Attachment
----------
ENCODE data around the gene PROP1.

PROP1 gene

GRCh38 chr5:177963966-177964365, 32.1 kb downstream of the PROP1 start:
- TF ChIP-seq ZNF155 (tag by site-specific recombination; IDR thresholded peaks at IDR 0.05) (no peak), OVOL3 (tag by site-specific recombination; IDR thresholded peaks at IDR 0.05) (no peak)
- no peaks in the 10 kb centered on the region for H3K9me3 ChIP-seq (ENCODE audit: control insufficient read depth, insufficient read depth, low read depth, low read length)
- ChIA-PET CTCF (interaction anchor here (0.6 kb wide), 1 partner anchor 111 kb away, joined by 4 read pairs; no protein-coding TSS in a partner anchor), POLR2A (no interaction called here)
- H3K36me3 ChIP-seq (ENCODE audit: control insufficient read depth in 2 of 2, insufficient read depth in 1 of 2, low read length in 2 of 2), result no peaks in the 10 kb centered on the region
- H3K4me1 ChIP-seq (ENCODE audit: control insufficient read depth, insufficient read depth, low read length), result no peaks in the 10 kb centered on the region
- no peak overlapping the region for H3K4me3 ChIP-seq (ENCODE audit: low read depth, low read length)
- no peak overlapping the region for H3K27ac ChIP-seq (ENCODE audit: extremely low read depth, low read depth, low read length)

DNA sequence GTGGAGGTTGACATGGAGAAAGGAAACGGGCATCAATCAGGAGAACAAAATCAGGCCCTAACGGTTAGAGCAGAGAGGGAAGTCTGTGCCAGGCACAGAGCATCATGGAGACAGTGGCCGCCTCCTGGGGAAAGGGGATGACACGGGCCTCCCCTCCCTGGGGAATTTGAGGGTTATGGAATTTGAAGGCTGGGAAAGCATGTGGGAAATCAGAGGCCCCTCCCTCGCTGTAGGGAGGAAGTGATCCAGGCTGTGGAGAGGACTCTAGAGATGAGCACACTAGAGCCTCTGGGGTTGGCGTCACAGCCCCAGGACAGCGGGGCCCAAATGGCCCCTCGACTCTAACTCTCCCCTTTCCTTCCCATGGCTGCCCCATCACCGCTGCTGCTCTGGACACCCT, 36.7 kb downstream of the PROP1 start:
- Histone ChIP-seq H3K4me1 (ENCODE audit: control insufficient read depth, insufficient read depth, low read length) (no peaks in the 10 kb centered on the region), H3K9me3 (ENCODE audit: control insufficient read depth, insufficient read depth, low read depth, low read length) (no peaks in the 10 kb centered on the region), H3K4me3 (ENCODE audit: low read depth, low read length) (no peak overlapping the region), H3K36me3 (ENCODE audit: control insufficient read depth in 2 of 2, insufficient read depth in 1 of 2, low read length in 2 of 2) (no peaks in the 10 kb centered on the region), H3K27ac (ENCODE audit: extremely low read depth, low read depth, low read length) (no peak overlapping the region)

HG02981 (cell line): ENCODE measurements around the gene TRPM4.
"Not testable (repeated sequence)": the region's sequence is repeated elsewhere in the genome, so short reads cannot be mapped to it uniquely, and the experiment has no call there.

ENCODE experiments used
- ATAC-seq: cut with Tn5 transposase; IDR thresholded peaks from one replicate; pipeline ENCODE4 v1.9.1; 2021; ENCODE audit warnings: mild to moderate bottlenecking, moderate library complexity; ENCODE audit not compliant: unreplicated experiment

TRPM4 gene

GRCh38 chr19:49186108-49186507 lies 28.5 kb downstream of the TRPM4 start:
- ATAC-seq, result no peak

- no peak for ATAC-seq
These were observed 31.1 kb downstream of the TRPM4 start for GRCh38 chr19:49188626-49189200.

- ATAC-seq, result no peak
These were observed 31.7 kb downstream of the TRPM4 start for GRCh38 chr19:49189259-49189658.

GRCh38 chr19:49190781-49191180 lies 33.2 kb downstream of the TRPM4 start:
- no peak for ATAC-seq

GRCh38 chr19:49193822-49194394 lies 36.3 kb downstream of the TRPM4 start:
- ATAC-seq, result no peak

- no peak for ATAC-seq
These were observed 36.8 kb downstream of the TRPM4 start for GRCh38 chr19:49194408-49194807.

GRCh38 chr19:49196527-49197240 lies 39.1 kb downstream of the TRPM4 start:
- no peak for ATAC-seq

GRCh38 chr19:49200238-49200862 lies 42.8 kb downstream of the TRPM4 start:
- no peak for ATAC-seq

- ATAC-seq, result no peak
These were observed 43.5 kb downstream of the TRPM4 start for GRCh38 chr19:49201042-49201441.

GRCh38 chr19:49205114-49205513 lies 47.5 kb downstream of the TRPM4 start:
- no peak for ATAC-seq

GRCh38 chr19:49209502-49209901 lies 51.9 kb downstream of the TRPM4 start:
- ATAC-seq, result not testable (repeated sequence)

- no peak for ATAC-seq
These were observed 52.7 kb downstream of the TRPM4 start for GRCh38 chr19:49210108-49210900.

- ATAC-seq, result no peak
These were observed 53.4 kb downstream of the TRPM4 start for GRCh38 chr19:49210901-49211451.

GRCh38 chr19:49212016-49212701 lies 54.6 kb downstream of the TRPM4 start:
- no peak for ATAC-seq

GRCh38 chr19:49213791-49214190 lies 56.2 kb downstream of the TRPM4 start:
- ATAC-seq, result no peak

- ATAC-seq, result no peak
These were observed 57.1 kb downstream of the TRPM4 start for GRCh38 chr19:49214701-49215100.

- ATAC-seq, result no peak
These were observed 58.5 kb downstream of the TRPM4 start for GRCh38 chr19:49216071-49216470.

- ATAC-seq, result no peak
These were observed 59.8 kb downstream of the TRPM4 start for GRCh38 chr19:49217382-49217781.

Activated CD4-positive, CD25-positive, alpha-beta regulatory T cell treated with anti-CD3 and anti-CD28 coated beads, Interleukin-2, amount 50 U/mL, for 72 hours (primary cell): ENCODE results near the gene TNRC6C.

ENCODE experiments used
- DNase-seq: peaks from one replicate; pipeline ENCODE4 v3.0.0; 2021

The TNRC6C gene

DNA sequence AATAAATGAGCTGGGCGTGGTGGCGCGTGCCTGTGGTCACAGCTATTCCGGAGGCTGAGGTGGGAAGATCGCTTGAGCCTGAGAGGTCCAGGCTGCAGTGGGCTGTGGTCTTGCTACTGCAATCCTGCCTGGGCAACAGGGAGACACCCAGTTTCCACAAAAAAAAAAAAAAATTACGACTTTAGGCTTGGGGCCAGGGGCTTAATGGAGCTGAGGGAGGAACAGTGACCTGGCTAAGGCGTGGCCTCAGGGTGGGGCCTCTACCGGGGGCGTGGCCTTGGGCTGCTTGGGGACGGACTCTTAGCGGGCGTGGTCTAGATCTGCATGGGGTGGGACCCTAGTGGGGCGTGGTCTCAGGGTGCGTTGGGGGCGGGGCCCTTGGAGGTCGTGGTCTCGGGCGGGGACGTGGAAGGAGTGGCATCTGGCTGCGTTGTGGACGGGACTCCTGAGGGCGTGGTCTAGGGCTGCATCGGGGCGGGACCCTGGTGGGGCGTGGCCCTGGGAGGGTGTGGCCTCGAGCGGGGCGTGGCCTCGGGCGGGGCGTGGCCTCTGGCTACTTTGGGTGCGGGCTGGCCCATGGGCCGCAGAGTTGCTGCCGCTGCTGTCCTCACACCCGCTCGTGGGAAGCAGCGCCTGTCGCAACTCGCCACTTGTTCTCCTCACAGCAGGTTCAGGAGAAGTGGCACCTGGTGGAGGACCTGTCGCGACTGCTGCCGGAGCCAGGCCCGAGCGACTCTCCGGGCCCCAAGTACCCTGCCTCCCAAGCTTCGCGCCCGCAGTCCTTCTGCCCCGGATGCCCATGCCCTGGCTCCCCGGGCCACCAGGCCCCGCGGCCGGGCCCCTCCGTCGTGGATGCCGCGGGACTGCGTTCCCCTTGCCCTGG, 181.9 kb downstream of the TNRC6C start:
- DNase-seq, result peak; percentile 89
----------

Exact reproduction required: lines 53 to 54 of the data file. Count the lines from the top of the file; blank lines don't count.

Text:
These were observed 59.8 kb downstream of the TRPM4 start for GRCh38 chr19:49217382-49217781.

Activated CD4-positive, CD25-positive, alpha-beta regulatory T cell treated with anti-CD3 and anti-CD28 coated beads, Interleukin-2, amount 50 U/mL, for 72 hours (primary cell): ENCODE results near the gene TNRC6C.